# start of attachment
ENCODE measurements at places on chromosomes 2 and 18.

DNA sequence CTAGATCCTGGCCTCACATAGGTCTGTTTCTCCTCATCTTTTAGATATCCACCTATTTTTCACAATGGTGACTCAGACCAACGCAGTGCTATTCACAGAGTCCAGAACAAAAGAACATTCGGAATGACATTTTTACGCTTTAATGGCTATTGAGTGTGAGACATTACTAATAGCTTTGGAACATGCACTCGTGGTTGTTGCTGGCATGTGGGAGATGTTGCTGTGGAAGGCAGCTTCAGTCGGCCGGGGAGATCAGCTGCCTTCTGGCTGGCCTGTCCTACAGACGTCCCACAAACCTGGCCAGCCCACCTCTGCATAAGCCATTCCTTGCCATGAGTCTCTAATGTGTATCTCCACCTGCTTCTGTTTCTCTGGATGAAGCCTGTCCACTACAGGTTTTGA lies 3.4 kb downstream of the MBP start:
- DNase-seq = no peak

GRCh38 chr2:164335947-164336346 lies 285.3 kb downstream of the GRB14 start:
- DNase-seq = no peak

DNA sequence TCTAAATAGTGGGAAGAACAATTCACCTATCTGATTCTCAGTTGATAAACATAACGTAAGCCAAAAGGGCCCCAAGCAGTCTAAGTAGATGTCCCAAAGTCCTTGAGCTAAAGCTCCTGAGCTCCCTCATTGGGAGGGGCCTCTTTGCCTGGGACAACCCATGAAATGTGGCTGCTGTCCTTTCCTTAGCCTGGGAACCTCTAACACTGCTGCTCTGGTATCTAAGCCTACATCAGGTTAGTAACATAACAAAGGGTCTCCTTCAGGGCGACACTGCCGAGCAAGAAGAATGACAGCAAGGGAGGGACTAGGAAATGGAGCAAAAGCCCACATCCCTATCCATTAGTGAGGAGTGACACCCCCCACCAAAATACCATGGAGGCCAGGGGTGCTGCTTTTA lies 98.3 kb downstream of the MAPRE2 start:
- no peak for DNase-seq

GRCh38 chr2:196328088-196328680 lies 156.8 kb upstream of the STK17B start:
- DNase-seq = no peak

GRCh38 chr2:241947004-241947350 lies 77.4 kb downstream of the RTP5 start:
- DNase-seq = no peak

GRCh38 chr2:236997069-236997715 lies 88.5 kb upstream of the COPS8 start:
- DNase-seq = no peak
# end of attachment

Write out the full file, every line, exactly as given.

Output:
ENCODE measurements at places on chromosomes 2 and 18.

DNA sequence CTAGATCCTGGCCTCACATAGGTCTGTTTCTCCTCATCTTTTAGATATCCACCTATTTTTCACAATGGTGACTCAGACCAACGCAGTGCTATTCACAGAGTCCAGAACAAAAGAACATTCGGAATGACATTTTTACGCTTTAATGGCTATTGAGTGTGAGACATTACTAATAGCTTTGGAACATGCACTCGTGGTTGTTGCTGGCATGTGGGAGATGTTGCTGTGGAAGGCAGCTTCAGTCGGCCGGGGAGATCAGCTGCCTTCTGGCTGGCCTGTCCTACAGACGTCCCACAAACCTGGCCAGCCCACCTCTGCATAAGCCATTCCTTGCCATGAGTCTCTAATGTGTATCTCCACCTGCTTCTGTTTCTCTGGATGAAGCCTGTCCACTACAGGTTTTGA lies 3.4 kb downstream of the MBP start:
- DNase-seq = no peak

GRCh38 chr2:164335947-164336346 lies 285.3 kb downstream of the GRB14 start:
- DNase-seq = no peak

DNA sequence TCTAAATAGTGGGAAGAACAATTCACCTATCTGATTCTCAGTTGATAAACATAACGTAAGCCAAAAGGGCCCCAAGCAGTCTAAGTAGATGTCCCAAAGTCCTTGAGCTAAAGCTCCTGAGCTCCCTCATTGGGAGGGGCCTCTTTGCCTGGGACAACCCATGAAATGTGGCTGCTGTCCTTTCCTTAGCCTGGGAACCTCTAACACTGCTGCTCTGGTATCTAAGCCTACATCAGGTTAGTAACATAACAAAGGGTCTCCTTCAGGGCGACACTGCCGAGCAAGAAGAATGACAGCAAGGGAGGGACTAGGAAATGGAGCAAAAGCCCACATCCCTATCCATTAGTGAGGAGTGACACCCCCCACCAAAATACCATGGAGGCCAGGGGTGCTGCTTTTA lies 98.3 kb downstream of the MAPRE2 start:
- no peak for DNase-seq

GRCh38 chr2:196328088-196328680 lies 156.8 kb upstream of the STK17B start:
- DNase-seq = no peak

GRCh38 chr2:241947004-241947350 lies 77.4 kb downstream of the RTP5 start:
- DNase-seq = no peak

GRCh38 chr2:236997069-236997715 lies 88.5 kb upstream of the COPS8 start:
- DNase-seq = no peak